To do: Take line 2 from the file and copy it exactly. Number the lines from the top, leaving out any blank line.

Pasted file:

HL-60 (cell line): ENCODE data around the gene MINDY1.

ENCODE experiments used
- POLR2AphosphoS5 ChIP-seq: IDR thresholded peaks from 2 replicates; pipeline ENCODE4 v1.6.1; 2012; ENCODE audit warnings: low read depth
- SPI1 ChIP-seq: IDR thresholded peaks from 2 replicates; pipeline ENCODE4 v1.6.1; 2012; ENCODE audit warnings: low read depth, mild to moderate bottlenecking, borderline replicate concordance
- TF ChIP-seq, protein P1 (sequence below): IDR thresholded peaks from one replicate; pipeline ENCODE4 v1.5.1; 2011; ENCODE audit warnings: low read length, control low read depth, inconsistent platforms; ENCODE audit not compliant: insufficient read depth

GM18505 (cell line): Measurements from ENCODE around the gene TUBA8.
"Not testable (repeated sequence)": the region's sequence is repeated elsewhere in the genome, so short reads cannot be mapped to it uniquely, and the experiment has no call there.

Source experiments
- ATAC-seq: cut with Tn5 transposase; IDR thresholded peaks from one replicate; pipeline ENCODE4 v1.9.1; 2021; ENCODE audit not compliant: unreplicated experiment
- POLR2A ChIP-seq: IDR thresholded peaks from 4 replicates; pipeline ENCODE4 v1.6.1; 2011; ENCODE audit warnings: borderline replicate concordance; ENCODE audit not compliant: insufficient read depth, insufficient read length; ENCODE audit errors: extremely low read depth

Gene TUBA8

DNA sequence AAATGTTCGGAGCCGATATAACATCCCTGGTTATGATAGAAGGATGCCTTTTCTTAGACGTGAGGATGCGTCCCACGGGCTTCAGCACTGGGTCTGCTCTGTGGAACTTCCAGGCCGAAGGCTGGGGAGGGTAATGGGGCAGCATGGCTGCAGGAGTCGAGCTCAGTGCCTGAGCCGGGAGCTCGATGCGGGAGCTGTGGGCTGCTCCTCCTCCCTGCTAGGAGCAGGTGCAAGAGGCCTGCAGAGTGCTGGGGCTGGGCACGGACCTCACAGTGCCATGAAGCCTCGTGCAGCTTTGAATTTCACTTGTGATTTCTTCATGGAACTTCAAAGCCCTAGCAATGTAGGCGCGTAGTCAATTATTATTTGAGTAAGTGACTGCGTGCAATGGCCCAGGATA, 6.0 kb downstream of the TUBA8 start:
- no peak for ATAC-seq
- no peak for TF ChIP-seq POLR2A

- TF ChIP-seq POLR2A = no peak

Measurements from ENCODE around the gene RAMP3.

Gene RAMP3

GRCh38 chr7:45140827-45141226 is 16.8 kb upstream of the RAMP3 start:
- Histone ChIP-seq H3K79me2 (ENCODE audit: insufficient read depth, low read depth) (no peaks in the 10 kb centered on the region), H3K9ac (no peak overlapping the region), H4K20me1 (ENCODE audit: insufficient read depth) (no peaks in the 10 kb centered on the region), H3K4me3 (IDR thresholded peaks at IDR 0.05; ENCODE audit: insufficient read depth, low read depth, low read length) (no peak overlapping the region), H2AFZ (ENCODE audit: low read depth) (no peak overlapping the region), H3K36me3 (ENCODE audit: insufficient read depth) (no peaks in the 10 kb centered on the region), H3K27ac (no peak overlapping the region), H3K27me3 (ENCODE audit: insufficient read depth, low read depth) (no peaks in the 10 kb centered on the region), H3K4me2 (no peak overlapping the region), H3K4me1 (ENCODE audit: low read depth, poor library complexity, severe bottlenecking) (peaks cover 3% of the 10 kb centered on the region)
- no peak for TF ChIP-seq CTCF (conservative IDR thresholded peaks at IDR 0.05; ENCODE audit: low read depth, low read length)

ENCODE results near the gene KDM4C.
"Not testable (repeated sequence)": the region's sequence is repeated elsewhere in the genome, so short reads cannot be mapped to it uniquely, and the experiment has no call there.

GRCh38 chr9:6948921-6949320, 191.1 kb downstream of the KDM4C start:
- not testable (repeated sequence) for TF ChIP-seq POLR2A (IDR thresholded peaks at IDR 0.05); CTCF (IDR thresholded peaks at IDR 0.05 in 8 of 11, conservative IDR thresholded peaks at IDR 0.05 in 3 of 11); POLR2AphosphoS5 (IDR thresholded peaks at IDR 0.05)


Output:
ENCODE experiments used